March 15th, 2011 ·
There’s a lot of murmuring in the right-wing grassroots that the reform-minded Congressional freshmen elected by the Tea Party movement are not turning out to be nearly as principled or effective as many had hoped they would be. There’s a serious concern that they are selling out to establishment interests or were never really sincere in their beliefs and were just pandering to the activists in order to get elected.
The problem here is exemplified by the newly formed Tea Party Caucus in the House. A look at their membership list reveals many long-time incumbents, some of them with terrible voting records on fiscal issues and on reducing the size and intrusiveness of government. I need only point to two of the worst from my own state of Texas, Lamar Smith and Joe Barton, two of the worst pro-establishment, big-spenders in the House and ones who have been there a long time. In fact, both of them are likely to face Tea Party primary challengers in 2012. There are some good legislators and serious reformers on the list like Roscoe Bartlett, Louie Gohmert and Joe Wilson, but they’re all established incumbents. The problem is that nobody owns the Tea Party brand, so anyone can claim to represent them, no matter how ridiculous that claim is.
Some of the biggest names associated with the Tea Party have been among the most disappointing, particularly Allen West and Marco Rubio from FLorida, while a small number have stuck to their guns like Justin Amash, Rand Paul and Mike Lee. Rubio remains one of the darlings of the more mainstream Republican wing of the Tea Party, but he’s a long-time political insider in Florida politics and it’s clear from his latest press release that he really doesn’t get it.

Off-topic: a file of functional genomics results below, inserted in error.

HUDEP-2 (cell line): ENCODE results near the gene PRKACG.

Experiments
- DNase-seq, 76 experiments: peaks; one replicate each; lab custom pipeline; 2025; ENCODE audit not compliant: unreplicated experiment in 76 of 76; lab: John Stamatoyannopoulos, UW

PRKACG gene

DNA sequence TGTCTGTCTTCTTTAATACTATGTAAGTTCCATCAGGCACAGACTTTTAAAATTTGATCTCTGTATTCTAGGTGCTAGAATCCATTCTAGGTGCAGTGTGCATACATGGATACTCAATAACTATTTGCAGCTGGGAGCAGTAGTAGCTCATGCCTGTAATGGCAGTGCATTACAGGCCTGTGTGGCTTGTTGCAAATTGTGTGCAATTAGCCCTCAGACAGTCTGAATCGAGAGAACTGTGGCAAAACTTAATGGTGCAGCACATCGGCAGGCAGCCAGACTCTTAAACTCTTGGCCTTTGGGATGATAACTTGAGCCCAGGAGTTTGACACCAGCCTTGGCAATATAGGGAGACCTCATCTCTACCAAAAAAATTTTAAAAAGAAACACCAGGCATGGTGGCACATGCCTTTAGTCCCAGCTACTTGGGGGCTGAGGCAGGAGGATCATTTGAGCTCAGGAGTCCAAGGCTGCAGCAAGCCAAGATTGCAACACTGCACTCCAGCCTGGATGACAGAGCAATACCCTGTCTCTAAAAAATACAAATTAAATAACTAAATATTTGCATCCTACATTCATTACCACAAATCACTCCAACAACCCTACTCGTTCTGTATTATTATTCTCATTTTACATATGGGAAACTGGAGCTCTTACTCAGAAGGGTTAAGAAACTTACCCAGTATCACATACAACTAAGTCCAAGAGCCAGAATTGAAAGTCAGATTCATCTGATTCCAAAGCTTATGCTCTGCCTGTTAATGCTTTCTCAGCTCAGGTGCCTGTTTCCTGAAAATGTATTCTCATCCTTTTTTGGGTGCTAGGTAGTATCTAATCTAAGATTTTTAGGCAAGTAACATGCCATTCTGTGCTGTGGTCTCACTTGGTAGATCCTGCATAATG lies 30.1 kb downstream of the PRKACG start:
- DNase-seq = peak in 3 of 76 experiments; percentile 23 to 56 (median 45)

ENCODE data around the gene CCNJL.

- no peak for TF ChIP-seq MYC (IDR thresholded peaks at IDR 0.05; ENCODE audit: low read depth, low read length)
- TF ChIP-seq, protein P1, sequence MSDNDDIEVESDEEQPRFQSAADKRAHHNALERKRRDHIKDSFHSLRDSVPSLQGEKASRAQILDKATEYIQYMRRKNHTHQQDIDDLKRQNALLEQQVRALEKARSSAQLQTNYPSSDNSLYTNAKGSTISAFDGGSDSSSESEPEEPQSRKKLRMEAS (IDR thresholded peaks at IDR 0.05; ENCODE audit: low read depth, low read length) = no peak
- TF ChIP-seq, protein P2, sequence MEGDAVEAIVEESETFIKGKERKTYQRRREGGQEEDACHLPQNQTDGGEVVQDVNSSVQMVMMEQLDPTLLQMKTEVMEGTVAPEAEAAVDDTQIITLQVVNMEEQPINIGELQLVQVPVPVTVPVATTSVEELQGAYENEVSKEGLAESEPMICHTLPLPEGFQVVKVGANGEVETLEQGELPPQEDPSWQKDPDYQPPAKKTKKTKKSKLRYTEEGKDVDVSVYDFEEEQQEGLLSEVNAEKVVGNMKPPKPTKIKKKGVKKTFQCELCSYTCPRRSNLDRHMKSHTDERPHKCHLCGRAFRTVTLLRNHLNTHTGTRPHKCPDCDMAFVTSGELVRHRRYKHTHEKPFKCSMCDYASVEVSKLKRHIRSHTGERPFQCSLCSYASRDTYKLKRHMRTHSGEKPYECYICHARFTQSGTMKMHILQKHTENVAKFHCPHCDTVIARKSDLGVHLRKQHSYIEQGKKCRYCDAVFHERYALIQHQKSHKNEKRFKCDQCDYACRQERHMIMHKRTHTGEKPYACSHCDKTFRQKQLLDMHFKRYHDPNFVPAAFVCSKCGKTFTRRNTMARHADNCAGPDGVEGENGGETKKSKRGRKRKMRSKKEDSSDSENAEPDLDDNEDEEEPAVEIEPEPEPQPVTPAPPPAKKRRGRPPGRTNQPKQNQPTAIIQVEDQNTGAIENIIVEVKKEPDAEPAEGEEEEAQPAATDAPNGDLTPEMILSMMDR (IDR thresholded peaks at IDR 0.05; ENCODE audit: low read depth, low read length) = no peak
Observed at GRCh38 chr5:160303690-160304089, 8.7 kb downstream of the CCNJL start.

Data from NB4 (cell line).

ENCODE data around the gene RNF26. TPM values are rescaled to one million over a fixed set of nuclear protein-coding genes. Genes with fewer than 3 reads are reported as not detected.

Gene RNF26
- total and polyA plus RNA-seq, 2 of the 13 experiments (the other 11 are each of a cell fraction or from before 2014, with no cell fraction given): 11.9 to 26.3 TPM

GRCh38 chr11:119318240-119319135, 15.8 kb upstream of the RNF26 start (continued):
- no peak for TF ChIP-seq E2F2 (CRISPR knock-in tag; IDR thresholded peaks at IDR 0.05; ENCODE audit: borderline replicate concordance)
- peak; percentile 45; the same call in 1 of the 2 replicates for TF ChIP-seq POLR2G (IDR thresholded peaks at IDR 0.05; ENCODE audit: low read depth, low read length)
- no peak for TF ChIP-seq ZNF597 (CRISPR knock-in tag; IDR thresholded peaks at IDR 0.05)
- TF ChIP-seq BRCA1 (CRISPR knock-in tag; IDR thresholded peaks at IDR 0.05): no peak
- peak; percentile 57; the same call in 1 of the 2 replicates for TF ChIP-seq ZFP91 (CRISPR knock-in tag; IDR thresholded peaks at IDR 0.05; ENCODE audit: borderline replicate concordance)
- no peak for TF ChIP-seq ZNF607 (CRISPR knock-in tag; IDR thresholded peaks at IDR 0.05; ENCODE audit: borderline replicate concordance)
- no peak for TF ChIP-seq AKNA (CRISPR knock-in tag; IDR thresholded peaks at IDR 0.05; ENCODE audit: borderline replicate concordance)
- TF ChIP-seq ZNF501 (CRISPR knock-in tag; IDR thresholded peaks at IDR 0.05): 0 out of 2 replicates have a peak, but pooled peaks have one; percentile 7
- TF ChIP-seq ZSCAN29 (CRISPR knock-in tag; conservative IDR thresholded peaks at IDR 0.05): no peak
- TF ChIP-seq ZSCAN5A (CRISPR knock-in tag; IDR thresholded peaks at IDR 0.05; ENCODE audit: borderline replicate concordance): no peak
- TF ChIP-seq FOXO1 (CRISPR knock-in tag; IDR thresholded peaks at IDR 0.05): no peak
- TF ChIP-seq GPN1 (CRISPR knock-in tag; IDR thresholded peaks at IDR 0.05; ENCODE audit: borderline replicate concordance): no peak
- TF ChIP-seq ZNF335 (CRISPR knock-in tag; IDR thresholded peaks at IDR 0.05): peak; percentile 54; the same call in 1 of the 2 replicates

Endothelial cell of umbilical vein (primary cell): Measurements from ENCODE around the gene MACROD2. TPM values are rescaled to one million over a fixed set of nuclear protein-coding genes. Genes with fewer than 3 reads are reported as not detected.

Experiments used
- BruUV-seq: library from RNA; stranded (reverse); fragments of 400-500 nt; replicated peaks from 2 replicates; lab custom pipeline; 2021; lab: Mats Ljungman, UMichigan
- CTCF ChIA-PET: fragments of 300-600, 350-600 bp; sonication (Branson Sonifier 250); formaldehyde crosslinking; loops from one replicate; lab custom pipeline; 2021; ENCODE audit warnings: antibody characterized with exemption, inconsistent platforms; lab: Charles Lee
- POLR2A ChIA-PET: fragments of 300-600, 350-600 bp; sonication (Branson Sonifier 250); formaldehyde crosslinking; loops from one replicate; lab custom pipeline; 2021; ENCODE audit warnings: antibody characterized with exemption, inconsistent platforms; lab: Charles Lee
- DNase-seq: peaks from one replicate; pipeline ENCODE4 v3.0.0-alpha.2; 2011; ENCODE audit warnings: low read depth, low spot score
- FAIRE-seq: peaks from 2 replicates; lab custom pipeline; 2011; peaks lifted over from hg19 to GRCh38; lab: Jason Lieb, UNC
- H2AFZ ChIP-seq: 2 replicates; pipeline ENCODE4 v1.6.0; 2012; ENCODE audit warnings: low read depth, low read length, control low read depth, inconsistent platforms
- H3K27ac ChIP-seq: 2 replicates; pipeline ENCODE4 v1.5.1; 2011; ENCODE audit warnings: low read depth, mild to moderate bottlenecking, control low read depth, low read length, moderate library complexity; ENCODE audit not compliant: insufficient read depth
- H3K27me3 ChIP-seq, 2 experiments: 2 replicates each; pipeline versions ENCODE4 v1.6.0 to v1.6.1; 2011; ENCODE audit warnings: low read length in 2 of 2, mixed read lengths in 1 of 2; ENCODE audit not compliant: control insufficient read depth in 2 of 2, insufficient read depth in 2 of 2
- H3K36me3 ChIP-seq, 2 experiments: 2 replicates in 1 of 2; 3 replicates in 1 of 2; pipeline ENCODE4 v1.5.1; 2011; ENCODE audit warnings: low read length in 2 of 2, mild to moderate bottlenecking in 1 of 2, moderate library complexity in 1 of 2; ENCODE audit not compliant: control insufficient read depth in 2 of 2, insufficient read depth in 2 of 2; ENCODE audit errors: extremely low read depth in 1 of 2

In this press release Rubio talks about the obstructionism of Demcorats in the Senate in blocking passage of the proposed budget bill, while he acts as if what he and other House Republicans sent to the Senate was actually a good bill full of meaningful cuts, which is far from the truth. Rubio writes:
“Democrats’ unwillingness to engage on this issue is leading us closer to a catastrophic debt spiral that will irreversibly damage our government, our economy and ultimately our country.”
Which makes a valid point about the utter irresponsibility of Senate Democrats in trying to pass a budget with only $4.7 billion in cuts, which Rubio points out is just the amount the government spends in 30 hours. I also have to give Rubio a nod for great political rhetoric when he says “I did not come to the U.S. Senate to be part of some absurd political theatre.” The problem is that he is himself engaging in the most twisted act of political theatre on the national stage, the attempt to present the budget passed in the House as a meaningful cut in spending.
What Rubio does not mention here in his otherwise very positive sounding press release is that the Republican-authored budget bill which he was supporting only cuts $57 billion in spending, enormously less than is necessary — by his metric less than 2 weeks of government spending. He also fails to mention that he is as unwilling to touch war and defense spending as the Democrats are to touch entitlement spending. If he’s serious about being the fiscal conservative he promised to be then he should be just as angry with Congressional Republicans who failed to make more meaningful cuts or to make cuts which could get bipartisan support.
What Rubio demonstrates here is that he is willing to talk big and bash the Democrats but he and other Tea Party endorsees are unwilling to follow their big talk with meaningful action or creative solutions. Where are all those members of the Tea Party Caucus? Most of them voted for the bloated budget they sent on to the Senate and few of them made any effort to propose more substantive cuts, Rubio among them. They have left us no better off than we were before, because they have not offered substantial cuts which could also pass with bipartisan support in the Senate, and the only way to do that would have been to end the wars and cut military spending substantially in addition to more of the small cuts they did propose.